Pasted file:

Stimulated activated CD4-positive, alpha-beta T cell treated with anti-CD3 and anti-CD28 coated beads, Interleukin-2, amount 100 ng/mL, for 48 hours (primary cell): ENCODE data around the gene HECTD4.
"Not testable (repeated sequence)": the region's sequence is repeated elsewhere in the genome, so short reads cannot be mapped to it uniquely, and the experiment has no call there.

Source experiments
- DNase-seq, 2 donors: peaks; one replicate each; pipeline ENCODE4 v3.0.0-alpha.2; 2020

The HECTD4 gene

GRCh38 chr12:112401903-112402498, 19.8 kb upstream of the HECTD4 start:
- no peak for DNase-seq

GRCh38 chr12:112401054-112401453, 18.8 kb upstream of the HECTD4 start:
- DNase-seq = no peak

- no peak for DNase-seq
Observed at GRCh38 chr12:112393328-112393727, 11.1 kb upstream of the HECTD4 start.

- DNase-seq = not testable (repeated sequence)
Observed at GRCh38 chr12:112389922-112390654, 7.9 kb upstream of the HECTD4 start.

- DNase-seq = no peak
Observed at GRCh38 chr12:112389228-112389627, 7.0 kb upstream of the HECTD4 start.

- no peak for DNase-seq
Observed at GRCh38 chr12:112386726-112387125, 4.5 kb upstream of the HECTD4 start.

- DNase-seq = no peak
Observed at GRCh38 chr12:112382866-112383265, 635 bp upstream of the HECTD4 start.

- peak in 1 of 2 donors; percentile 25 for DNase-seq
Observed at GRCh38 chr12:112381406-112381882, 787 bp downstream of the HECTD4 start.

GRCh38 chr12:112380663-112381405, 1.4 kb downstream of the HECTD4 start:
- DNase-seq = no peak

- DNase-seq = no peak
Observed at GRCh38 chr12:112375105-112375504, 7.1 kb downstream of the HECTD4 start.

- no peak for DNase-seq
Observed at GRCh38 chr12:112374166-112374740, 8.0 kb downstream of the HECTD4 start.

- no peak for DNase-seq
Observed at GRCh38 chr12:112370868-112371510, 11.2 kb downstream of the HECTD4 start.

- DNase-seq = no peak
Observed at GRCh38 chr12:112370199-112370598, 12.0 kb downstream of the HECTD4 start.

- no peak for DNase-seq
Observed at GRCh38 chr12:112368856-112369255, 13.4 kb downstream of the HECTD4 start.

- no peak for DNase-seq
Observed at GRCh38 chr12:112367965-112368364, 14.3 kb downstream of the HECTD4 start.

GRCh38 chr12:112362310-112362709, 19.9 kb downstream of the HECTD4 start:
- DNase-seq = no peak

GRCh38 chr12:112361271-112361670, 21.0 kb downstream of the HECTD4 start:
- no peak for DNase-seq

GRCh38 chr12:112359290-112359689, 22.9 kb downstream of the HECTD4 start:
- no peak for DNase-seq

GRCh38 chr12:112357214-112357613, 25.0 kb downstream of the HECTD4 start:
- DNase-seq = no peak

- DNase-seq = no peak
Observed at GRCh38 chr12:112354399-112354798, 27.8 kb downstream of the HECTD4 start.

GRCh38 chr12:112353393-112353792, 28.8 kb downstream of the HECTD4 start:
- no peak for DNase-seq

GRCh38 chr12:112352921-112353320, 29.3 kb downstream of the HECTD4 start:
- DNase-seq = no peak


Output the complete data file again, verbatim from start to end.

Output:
Stimulated activated CD4-positive, alpha-beta T cell treated with anti-CD3 and anti-CD28 coated beads, Interleukin-2, amount 100 ng/mL, for 48 hours (primary cell): ENCODE data around the gene HECTD4.
"Not testable (repeated sequence)": the region's sequence is repeated elsewhere in the genome, so short reads cannot be mapped to it uniquely, and the experiment has no call there.

Source experiments
- DNase-seq, 2 donors: peaks; one replicate each; pipeline ENCODE4 v3.0.0-alpha.2; 2020

The HECTD4 gene

GRCh38 chr12:112401903-112402498, 19.8 kb upstream of the HECTD4 start:
- no peak for DNase-seq

GRCh38 chr12:112401054-112401453, 18.8 kb upstream of the HECTD4 start:
- DNase-seq = no peak

- no peak for DNase-seq
Observed at GRCh38 chr12:112393328-112393727, 11.1 kb upstream of the HECTD4 start.

- DNase-seq = not testable (repeated sequence)
Observed at GRCh38 chr12:112389922-112390654, 7.9 kb upstream of the HECTD4 start.

- DNase-seq = no peak
Observed at GRCh38 chr12:112389228-112389627, 7.0 kb upstream of the HECTD4 start.

- no peak for DNase-seq
Observed at GRCh38 chr12:112386726-112387125, 4.5 kb upstream of the HECTD4 start.

- DNase-seq = no peak
Observed at GRCh38 chr12:112382866-112383265, 635 bp upstream of the HECTD4 start.

- peak in 1 of 2 donors; percentile 25 for DNase-seq
Observed at GRCh38 chr12:112381406-112381882, 787 bp downstream of the HECTD4 start.

GRCh38 chr12:112380663-112381405, 1.4 kb downstream of the HECTD4 start:
- DNase-seq = no peak

- DNase-seq = no peak
Observed at GRCh38 chr12:112375105-112375504, 7.1 kb downstream of the HECTD4 start.

- no peak for DNase-seq
Observed at GRCh38 chr12:112374166-112374740, 8.0 kb downstream of the HECTD4 start.

- no peak for DNase-seq
Observed at GRCh38 chr12:112370868-112371510, 11.2 kb downstream of the HECTD4 start.

- DNase-seq = no peak
Observed at GRCh38 chr12:112370199-112370598, 12.0 kb downstream of the HECTD4 start.

- no peak for DNase-seq
Observed at GRCh38 chr12:112368856-112369255, 13.4 kb downstream of the HECTD4 start.

- no peak for DNase-seq
Observed at GRCh38 chr12:112367965-112368364, 14.3 kb downstream of the HECTD4 start.

GRCh38 chr12:112362310-112362709, 19.9 kb downstream of the HECTD4 start:
- DNase-seq = no peak

GRCh38 chr12:112361271-112361670, 21.0 kb downstream of the HECTD4 start:
- no peak for DNase-seq

GRCh38 chr12:112359290-112359689, 22.9 kb downstream of the HECTD4 start:
- no peak for DNase-seq

GRCh38 chr12:112357214-112357613, 25.0 kb downstream of the HECTD4 start:
- DNase-seq = no peak

- DNase-seq = no peak
Observed at GRCh38 chr12:112354399-112354798, 27.8 kb downstream of the HECTD4 start.

GRCh38 chr12:112353393-112353792, 28.8 kb downstream of the HECTD4 start:
- no peak for DNase-seq

GRCh38 chr12:112352921-112353320, 29.3 kb downstream of the HECTD4 start:
- DNase-seq = no peak